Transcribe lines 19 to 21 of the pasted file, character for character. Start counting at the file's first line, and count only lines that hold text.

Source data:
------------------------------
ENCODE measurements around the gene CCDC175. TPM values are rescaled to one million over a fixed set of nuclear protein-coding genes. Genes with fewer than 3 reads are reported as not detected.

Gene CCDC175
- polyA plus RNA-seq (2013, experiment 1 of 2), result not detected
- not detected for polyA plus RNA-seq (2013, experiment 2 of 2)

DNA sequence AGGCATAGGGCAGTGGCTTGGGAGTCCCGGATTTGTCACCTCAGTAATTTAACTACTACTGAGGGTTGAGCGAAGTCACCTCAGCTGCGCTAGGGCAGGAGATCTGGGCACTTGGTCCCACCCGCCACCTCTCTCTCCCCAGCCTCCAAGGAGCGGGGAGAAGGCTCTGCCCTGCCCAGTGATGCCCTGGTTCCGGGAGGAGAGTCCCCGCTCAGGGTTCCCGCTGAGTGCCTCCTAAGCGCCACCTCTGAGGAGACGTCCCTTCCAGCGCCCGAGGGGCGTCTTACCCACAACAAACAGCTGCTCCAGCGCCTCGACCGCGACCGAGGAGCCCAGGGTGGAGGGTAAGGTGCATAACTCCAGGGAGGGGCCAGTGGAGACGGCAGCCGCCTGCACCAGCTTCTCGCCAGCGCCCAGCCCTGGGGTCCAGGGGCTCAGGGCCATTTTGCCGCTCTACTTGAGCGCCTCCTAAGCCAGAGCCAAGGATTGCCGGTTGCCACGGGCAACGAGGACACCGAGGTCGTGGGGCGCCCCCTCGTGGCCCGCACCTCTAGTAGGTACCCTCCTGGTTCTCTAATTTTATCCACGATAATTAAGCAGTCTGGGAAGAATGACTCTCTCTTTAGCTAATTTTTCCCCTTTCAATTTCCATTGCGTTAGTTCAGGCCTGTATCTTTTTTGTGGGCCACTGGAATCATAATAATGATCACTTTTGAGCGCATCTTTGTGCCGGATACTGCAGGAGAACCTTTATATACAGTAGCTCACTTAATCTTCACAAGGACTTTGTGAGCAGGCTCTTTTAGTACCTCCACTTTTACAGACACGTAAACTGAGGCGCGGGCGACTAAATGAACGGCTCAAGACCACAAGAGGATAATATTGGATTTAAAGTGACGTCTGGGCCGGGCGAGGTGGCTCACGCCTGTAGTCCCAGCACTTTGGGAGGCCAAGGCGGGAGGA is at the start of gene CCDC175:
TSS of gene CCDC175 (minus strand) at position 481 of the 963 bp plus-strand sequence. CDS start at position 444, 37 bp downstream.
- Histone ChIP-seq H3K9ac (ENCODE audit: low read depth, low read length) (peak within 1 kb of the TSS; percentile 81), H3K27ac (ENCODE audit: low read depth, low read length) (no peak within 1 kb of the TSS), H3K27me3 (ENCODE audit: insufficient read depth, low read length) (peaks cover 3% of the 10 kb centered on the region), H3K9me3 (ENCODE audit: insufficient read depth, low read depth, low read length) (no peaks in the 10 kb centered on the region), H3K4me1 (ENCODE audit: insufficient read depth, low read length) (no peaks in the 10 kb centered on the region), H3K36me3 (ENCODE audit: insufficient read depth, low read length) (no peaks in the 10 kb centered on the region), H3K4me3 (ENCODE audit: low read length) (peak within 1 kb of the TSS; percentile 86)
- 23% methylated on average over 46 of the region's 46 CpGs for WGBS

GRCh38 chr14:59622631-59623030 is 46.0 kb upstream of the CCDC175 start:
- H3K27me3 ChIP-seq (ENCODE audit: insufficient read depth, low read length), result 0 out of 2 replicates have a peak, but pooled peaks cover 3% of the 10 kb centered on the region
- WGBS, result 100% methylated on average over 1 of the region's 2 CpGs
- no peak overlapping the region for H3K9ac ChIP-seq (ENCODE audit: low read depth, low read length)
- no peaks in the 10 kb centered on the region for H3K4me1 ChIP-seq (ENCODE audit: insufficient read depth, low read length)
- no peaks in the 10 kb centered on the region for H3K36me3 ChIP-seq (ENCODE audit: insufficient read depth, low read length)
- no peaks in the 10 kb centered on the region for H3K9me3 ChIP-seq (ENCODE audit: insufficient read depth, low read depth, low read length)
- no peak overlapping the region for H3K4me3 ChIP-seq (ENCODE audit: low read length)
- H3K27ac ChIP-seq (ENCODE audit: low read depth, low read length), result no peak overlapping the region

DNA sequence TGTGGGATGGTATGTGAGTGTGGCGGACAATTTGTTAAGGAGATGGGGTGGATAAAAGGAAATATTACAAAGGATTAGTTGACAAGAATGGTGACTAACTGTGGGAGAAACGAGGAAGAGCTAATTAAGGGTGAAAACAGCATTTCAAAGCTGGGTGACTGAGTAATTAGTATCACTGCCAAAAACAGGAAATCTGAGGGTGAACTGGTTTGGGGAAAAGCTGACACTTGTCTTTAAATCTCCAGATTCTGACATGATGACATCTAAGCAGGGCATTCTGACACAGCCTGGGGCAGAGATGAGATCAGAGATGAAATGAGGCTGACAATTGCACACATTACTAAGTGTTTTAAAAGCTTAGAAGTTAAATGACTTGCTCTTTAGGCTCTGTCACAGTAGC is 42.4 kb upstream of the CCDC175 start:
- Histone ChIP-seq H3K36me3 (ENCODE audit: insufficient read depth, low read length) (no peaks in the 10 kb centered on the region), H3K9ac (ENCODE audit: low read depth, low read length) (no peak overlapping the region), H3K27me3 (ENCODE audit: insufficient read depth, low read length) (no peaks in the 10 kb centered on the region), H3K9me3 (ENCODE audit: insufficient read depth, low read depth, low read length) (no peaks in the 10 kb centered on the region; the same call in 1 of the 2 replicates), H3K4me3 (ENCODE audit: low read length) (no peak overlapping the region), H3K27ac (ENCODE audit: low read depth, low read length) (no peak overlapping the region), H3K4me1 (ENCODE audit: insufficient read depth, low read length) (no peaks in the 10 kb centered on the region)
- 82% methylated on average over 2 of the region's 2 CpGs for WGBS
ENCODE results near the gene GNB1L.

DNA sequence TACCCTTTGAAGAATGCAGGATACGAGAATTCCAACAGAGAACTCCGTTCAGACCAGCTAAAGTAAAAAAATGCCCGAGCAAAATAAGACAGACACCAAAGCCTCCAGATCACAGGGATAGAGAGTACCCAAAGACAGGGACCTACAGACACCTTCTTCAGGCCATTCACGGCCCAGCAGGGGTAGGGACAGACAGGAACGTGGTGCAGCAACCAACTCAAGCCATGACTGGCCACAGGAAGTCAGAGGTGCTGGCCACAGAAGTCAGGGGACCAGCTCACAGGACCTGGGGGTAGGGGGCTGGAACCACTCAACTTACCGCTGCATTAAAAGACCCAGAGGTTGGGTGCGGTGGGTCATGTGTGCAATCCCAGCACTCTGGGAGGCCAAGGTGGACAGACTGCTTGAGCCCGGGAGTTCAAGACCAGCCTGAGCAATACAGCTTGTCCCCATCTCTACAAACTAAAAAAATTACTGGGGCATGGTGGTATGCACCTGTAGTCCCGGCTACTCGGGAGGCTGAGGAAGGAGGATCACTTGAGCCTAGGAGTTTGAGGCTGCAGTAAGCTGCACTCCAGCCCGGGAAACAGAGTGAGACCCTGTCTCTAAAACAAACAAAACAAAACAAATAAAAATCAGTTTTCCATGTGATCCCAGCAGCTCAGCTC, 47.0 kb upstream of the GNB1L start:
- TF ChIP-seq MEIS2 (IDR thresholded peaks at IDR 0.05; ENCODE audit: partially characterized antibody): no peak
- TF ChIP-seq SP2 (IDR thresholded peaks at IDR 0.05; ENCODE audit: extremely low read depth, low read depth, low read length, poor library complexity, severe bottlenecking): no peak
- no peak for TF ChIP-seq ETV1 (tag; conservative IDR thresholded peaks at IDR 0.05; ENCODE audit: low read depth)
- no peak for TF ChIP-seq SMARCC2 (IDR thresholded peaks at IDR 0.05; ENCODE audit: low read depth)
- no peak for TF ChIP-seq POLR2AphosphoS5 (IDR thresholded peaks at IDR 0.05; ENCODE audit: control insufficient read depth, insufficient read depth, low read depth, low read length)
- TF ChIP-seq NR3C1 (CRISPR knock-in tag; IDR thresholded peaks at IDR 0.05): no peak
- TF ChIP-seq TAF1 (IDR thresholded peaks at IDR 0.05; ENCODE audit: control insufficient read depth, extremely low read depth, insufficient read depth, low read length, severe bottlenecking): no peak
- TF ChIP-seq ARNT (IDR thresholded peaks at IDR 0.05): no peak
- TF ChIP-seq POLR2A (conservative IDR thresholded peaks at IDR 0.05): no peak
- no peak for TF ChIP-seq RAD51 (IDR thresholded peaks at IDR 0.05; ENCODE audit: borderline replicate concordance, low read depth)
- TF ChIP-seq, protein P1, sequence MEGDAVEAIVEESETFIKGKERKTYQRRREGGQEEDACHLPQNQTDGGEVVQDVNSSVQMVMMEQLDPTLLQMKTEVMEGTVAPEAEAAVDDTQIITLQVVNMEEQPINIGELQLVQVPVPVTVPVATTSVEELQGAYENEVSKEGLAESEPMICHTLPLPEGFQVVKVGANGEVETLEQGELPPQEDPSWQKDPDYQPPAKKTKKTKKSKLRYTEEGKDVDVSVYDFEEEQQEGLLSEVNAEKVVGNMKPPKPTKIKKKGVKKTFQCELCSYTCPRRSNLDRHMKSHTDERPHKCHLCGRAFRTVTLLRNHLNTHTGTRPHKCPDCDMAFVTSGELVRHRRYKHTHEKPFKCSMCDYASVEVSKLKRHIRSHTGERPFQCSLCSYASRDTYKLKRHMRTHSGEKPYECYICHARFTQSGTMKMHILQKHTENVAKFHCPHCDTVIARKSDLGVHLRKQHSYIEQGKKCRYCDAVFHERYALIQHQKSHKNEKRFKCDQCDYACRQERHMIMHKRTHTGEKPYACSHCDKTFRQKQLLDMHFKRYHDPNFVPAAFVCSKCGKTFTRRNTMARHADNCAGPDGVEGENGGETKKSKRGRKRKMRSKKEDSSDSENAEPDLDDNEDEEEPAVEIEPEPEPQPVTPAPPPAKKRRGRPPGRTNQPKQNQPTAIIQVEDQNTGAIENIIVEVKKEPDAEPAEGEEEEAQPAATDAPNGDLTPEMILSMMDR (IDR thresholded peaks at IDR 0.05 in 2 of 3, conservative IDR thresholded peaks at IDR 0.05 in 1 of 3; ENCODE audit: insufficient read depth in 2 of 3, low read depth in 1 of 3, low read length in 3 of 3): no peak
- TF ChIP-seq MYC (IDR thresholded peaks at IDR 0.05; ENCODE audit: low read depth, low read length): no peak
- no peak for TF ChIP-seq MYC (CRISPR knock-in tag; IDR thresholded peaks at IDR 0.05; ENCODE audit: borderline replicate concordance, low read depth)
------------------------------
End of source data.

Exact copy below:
- Histone ChIP-seq H3K36me3 (ENCODE audit: insufficient read depth, low read length) (no peaks in the 10 kb centered on the region), H3K9ac (ENCODE audit: low read depth, low read length) (no peak overlapping the region), H3K27me3 (ENCODE audit: insufficient read depth, low read length) (no peaks in the 10 kb centered on the region), H3K9me3 (ENCODE audit: insufficient read depth, low read depth, low read length) (no peaks in the 10 kb centered on the region; the same call in 1 of the 2 replicates), H3K4me3 (ENCODE audit: low read length) (no peak overlapping the region), H3K27ac (ENCODE audit: low read depth, low read length) (no peak overlapping the region), H3K4me1 (ENCODE audit: insufficient read depth, low read length) (no peaks in the 10 kb centered on the region)
- 82% methylated on average over 2 of the region's 2 CpGs for WGBS
ENCODE results near the gene GNB1L.